By Dyke Hendrickson, Outreach Historian for the Custom House Maritime Museum
Damage by fire has been in the local news lately, following the death of a firefighter in Worcester.
The development of downtown Newburyport has been influenced by major fires, including the Great Fire of 1811 and the Million Dollar Fire of 1934. Both leveled parts of the city and forced rebuilding that has influenced the look of the community. (Shown here is a newspaper photo of Merrimac Street after the 1934 blaze).
In each case, associated events made these times of major hardship. In 1811, the community not only had to rebuild but it was facing an embargo that limited trade. Shortly thereafter, the War of 1812 brought international commerce to a standstill.
In 1934, the Depression had taken hold here as it had around the country. The destruction caused by the fire created major challenges, including homelessness, unemployment and growing fear of the future.
Historians say the 1811 fire started in an unimproved stable in Mechanic Row (now Inn Street), and it swept up State Street and into Middle Street as far as Fair Street, Liberty Street and parts of Water Street. The area encompassed most of the city’s downtown.
Nearly 250 buildings were burned, most of which were stores and houses. It was estimated that 16 developed acres were destroyed.
More than 90 families were driven from their homes.
State officials in Boston provided financial support to rebuild but passed measures that mandated that the city be rebuilt with brick and stone.
Today’s distinctive brick downtown is a direct outgrowth of the rebuilding that took place after the Great Fire of 1811.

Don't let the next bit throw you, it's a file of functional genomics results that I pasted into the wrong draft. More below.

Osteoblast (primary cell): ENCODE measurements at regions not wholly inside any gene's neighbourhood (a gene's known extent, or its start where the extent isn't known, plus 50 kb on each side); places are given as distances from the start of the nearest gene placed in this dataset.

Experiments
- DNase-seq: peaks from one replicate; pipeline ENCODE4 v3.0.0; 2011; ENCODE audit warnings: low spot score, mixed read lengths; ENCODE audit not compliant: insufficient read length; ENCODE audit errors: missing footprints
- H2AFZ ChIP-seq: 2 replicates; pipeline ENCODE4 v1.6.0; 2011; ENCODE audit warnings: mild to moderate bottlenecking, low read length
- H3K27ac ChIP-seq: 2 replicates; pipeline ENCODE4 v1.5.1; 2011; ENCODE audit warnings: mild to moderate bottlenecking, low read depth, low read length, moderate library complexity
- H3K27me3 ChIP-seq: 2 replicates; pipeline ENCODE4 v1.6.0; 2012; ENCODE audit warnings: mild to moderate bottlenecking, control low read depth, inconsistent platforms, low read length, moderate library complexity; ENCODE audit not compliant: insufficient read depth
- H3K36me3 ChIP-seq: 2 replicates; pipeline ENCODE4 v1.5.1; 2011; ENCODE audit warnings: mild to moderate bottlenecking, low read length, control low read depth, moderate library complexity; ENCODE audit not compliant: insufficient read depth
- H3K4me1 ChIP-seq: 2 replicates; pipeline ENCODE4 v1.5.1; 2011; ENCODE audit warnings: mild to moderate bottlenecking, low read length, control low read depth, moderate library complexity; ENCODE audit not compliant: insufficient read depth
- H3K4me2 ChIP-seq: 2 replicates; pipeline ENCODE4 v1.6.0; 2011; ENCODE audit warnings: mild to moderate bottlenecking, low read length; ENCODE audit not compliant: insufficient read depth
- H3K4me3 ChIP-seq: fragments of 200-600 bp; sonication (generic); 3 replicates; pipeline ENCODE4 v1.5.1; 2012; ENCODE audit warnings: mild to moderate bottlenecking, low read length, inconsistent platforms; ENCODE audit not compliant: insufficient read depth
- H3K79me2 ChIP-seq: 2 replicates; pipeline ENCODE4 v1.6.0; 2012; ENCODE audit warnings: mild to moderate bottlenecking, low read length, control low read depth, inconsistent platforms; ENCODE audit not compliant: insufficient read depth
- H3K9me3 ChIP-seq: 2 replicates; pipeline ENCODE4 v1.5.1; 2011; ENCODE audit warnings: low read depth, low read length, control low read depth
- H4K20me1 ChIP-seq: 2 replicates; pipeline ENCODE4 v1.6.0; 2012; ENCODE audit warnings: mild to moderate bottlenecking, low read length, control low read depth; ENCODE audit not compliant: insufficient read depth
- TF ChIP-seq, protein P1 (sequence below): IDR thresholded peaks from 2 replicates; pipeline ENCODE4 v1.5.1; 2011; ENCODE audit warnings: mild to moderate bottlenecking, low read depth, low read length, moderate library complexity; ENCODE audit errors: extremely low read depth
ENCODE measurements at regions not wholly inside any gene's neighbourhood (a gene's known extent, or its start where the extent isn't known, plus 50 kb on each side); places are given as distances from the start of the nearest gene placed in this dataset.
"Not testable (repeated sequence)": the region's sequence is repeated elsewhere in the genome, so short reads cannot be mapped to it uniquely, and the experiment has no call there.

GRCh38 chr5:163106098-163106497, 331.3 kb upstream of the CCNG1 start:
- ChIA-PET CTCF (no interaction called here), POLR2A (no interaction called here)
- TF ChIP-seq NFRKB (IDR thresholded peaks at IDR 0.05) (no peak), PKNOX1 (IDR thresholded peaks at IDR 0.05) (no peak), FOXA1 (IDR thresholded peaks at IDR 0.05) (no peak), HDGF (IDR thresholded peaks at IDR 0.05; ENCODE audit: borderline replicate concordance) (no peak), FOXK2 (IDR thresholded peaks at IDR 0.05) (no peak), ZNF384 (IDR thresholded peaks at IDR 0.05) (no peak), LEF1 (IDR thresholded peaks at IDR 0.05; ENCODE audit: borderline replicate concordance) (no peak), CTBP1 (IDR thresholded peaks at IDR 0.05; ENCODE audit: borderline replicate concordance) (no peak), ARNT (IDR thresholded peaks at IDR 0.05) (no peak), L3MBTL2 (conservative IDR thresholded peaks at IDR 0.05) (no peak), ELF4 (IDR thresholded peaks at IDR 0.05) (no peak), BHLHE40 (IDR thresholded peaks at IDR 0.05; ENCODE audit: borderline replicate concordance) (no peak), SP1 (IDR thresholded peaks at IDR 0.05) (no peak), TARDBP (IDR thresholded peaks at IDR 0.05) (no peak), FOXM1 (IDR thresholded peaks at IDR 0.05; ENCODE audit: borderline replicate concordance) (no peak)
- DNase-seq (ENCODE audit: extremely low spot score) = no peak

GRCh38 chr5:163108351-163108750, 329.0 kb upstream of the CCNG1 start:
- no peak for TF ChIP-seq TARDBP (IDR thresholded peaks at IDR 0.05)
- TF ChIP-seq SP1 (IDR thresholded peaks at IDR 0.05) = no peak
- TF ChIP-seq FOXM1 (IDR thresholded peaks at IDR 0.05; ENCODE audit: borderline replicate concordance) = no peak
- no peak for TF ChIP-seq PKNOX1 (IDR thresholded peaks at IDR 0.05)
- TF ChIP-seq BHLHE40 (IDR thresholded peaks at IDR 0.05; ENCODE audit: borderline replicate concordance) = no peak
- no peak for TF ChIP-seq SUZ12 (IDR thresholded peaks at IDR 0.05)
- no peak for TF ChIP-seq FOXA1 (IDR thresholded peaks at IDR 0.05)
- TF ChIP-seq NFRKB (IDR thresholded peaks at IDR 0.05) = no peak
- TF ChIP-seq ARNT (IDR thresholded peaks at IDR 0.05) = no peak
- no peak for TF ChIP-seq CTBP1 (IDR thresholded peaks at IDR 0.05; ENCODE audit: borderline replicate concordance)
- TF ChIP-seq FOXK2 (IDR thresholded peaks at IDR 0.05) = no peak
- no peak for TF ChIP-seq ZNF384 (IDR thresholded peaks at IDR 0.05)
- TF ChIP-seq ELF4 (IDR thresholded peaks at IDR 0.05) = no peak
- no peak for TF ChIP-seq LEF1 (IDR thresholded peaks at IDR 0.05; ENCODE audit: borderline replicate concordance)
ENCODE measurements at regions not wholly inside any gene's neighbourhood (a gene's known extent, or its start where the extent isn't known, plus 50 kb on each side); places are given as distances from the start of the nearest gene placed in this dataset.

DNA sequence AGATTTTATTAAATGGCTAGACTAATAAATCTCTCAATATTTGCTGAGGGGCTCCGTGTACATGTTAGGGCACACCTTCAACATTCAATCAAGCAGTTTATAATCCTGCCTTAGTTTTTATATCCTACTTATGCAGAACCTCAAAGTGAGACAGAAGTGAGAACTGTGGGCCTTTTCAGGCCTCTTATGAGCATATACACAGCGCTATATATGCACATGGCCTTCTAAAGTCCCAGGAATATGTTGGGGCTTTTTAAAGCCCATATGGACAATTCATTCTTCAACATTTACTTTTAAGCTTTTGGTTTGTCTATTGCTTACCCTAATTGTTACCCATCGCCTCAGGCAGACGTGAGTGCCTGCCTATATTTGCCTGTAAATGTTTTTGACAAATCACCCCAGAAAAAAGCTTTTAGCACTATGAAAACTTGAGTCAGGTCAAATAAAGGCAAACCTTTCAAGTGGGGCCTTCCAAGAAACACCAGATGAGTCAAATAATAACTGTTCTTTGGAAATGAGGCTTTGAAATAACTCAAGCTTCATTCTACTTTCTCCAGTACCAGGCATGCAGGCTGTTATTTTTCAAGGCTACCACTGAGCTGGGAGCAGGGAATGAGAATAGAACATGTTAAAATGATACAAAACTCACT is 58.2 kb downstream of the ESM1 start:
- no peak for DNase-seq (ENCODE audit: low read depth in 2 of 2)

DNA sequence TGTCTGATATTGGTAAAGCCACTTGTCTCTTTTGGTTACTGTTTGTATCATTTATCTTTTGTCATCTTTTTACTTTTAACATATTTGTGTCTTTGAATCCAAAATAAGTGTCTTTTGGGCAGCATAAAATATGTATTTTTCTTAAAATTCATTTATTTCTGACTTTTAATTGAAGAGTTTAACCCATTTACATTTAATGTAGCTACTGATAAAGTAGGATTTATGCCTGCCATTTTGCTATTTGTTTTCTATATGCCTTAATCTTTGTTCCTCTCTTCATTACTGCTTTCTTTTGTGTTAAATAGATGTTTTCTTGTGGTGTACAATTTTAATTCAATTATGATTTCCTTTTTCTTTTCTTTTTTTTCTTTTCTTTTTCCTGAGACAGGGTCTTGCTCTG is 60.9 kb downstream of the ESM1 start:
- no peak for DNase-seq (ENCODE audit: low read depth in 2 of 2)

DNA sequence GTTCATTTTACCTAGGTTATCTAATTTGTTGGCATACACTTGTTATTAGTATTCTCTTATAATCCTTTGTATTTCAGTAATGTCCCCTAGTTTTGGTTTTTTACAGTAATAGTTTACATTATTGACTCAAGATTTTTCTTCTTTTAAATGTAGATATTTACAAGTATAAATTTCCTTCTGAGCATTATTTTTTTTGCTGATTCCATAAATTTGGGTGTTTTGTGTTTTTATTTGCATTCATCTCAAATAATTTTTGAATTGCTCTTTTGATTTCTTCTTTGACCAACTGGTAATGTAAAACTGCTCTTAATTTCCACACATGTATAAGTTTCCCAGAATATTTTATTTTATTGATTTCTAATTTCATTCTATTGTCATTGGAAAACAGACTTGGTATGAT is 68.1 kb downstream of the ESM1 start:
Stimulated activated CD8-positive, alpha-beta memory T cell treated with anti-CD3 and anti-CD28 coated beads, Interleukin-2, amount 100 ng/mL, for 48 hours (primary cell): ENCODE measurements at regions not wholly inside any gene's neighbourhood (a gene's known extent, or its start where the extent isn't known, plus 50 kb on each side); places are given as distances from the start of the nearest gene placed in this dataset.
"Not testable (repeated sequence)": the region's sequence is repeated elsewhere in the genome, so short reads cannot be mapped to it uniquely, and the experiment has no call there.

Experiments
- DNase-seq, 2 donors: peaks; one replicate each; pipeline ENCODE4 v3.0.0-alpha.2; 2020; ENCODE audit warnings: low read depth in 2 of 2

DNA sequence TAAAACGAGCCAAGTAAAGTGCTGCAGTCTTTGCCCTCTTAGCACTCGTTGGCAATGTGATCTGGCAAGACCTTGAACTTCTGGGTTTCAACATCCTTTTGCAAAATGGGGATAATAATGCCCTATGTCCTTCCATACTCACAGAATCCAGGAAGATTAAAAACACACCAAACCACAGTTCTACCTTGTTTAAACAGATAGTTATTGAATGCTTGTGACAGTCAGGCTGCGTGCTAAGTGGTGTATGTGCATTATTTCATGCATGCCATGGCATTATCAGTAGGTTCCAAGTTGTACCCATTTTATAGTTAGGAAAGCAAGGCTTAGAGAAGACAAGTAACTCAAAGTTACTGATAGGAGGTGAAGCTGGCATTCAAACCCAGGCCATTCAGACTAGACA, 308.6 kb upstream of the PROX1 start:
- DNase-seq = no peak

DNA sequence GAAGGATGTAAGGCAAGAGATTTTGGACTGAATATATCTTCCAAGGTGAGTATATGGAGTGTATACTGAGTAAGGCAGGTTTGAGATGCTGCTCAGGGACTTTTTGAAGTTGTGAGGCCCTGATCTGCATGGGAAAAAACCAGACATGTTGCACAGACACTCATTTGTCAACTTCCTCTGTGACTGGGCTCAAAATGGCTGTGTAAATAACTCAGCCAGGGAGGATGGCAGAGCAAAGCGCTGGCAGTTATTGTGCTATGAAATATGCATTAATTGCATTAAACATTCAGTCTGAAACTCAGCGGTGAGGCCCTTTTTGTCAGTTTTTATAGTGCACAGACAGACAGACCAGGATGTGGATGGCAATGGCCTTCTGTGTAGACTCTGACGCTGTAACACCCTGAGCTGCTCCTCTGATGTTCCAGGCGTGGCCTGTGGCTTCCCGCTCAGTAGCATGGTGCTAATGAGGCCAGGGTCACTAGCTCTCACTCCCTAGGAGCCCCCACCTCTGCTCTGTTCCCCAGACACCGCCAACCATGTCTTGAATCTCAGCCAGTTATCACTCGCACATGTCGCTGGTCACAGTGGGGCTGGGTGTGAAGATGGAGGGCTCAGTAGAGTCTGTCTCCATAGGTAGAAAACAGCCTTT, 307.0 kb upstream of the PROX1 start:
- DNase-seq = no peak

The fire of 1934 came during the Depression, and was known as the Million Dollar Fire.
Local historian Jean Foley Doyle wrote in her two-part history of the city, “It had a major effect on the economy in Newburyport. It wiped out what remained of the shoe industry, left people homeless and added to the fear of destitution that was sweeping the country.”
She writes that the fire broke out at the Dodge Brothers Shoe Company near the corner of Merrimac Street and Bridge Road. The fire jumped to the Gillis building on Bridge Road, then across Merrimac Street to the Kerkian buiding, and proceeded down both sides of Merrimac Street, driven by a strong wind from the southwest.
Foley wrote that “By the time the last ember was extinguished, 15 families were homeless, and 500 people were unemployed. Damage was estimated at $1 million.”
That was a large sum of money in Depression-era Newburyport and thus the fire earned the name the “Million Dollar Fire.”
Municipal reports stated that 22 pieces of firefighting equipment were used, with 268 regular firemen on duty from at least a dozen neighboring communities.
Also, a blaze on Merrimac Street in 1894 did significant damage.